The "Exploring the Libido with an Analogue Computer" segment was a bit of comedy, somewhere between Benny Hill and Look Around You, in which a balding scientist type used an electromechanical computing device (an arrangement of motors and gears from a 1960s-vintage flight simulator) as a model of his sex drive, and afterwards, proceeded to demonstrate a spark generator connected to a 1980s portable computer programmed to detect raspberry-like noises, as a uniquely British answer to high-tech Japanese toilets. And yes, it's every bit as puerile as it sounds.
Possibly the most interesting part of the evening was Aymeric Mansoux's demonstration of his experiments with Pd; he basically had videos of Pd patches which gathered data (such as traceroutes to hosts or web server loads) and converted them into pretty good Autechre-esque music, along with visuals which wouldn't look amiss on a Warp DVD. Amusingly enough, the traceroute to www.microsoft.com looked and sounded rather dark and ominous.
The "Dorkestra", which consisted of people making noises was a bit hit-and-miss, being much like the What Is Music? festival in Melbourne. One guy was doing "optical analogue synthesis" with cooling fans and LEDs, which sounds impressive, except that the only sounds he seemed to make sounded somewhere between air-raid sirens and circular saws. Had he been able to play a tune, I would have been impressed.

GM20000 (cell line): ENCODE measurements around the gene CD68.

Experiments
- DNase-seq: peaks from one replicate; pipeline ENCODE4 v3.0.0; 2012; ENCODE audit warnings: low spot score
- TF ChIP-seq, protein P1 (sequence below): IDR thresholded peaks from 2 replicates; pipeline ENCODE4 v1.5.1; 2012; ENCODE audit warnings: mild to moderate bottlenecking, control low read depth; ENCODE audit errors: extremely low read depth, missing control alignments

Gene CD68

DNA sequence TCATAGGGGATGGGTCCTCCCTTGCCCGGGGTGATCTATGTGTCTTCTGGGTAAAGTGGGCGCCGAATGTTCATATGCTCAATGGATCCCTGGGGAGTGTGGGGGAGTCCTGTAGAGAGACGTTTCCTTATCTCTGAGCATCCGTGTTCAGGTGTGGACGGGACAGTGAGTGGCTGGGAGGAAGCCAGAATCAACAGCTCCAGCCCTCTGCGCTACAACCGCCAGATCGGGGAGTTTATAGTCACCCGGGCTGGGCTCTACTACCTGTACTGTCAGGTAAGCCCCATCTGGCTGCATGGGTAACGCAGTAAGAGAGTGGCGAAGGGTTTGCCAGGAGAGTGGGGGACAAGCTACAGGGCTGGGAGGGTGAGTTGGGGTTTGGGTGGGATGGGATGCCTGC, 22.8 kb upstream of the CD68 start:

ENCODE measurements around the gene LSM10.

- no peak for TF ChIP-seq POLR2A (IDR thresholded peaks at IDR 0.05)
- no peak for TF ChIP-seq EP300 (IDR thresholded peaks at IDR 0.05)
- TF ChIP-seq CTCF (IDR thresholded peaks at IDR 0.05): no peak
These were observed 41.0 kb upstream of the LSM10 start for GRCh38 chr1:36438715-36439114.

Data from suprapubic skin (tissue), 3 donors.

There was also a raffle with free entry, largely to get rid of two BBC Micros. I didn't win either of them; I'm undecided as to whether that's a good or bad thing.
Last night, I went to Dorkbot). It was a bit of a mixed bag; the presentation on London Free Map (a sort of geospatial Wikipedia, consisting of people with GPS units walking the lengths of streets to build up a GFDL/CC-licensed map of London and break the Ordnance Survey monopoly; connected with OpenStreetMap) was interesting, as were some of the "minidorks", including one by a chap who put a Wacom tablet on a guitar-like mount and used it to make noise with Max/MSP, and one by an American who built a 3D voxel display for Burning Man, using 729 microcontrollers, RGB LEDs and ping-pong balls, and an Ethernet printer server to control them). Others left a bit to be desired; the architecture student who started his with footage of the World Trade Center attack and went on to talk about the acoustics of spaces, sticking microphones into his mouth and filling latex balls with white noise, seemed a bit on the random side, while the presentation about the possibility of a bicycle that folds into an umbrella-sized package had little more than hastily-made Microsoft Paint drawings to it. There was also an intriguing-looking installation on the table, consisting of a brain-shaped set of neon tubes, a red vintage telephone and a Radio Shack speaker box, though the person operating it couldn't make it, and attempts to demonstrate it over the phone proved inconclusive (all it did was flicker, and the mobile phone interference drowned out what the guy at the other end was saying).